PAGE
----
Seriously, it's not so much a "what people do behind closed doors" thing as a "when will people finally understand what individual human rights and liberties actually means?" thing. I don't like guns, but I understand the rights and the liberty of people to own them (though publically carrying them is another story), and I'd defend that through and through.

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simplybiological
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tomato, to-mAh-to. i agree. ditto about the gun thing. i have been agreeing with you far too much.
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jasonr
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"No, Dan, it is not the same thing, because the government does have the right to restrict marriage laws to being between two people. Allowing and accepting polygamy would require the law to be re-written in terms of the law, while allowing and accepting homosexual marriage would not."

As I understand it, the current law says that marriage is between one man and one woman. I fail to see how changing the numerical aspect of the law is more onerous than changing the gender combination. While I haven't read the Massachussetts decision, and therefore cannot say for certain if its logic is fully transferrable to the polygamy issue, I find your continual reliance on the "slippery slope" argument pretty tiresome. First off, the way our legal system works, it is very plausible that this decision could ultimately lead to even greater expansion of the definition of marriage, including toward polygamy. This is simply a fact of life that comes with our precedent-based common law system. You'd have to be totally ignorant of common law history or a total fool to claim that such a thing could not possibly occur. So when you say that this is a "slippery slope", I say that you're right; it is a slippery slope, just like our legal system. When people say that they fear legalized gay marriage will lead to legalized polygamy, they do so with good reason.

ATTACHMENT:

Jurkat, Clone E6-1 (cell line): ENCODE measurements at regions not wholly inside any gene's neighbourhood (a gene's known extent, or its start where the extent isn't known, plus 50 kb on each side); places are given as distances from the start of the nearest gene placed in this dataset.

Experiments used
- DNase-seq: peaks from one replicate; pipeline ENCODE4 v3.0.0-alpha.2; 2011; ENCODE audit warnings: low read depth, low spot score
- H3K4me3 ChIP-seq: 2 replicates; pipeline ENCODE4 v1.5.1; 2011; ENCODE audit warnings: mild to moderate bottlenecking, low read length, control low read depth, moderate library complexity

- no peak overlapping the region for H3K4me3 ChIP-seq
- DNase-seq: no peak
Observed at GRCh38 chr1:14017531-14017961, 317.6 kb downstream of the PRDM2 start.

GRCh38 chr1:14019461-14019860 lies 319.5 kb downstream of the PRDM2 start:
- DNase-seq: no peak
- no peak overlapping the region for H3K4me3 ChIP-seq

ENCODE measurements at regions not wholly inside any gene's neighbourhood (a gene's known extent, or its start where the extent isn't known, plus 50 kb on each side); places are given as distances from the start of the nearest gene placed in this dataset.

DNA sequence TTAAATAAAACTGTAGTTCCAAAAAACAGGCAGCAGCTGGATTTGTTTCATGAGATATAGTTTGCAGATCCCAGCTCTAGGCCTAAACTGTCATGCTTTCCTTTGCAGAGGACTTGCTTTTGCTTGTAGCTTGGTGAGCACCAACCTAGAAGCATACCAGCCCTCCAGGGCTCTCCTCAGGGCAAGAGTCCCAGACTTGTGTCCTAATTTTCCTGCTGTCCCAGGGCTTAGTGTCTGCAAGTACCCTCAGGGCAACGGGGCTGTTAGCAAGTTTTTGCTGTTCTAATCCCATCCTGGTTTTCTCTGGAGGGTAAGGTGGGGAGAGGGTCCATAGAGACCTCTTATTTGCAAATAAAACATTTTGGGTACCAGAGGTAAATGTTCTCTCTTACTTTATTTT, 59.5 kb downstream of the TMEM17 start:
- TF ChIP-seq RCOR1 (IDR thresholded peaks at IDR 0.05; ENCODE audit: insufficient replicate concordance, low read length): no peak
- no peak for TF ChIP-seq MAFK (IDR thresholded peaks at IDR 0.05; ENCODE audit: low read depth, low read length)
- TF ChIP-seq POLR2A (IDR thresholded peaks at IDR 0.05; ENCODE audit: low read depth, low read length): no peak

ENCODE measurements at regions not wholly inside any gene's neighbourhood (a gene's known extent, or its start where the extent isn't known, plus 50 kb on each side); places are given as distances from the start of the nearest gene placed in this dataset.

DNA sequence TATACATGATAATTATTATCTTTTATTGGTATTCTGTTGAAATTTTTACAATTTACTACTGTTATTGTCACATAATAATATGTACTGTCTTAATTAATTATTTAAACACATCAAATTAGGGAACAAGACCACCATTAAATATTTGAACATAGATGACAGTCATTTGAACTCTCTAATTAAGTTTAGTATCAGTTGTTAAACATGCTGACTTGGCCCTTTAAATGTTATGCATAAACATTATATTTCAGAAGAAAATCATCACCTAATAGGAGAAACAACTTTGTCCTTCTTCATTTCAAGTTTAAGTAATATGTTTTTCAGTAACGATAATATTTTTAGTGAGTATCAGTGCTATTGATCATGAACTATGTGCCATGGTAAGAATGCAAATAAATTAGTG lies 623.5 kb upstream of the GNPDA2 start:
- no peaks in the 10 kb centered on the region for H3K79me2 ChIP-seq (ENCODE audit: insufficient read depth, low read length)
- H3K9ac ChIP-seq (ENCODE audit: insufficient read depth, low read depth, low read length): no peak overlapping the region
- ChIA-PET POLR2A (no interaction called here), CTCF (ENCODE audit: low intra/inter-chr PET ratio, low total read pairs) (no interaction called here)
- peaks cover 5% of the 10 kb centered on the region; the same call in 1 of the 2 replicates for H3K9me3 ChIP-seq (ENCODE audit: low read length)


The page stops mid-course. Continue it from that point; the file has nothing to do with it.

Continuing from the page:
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Leto
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quote:
As I understand it, the current law says that marriage is between one man and one woman. I fail to see how changing the numerical aspect of the law is more onerous than changing the gender combination.
[Eek!]

I'll give you the same reply I gave Doug: Explain that to an insurance agent, a divorce lawyer, a tax consultant, or a local Surrogate.

If you still think number is as easily changeable as making gender unspecified, then you are out of your mind or completely ignorant to how things work in this country.

quote:
When people say that they fear legalized gay marriage will lead to legalized polygamy, they do so with good reason.
Gee, the only reason I ever hear is circular logic, "homosexual marriage will lead to polygamy because homosexual marriage will lead to polygamy." Why don't you list the reasons? Didn't you and I already go through this discussion? Didn't I already list the multiple reasons why polygamy and homosexual marriage are two entirely different beasts? Am I going to have to find the thread, copy all of my posts to wordpad, and save them for every single time this ridiculous slippery slope pops back up?

Really, this thread is too much.

"The dog is barking, you should drive a blue car."

"I don't want a blue car, and the dog has nothing to do with my car."

"But you should drive a blue car, because the dog is barking."

"I like my car just fine, I do not want a blue car, and that dog cannot make me want a blue car. I am not driving a blue car."

"But the dog is barking, so you should drive a blue car."

[Roll Eyes]

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Anonymous24
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Regular marriage is between two and only two human beings. Homosexual marriage is between two and only two human beings. How will homosexual marriage, then, lead to polygamy and other supposed perversities?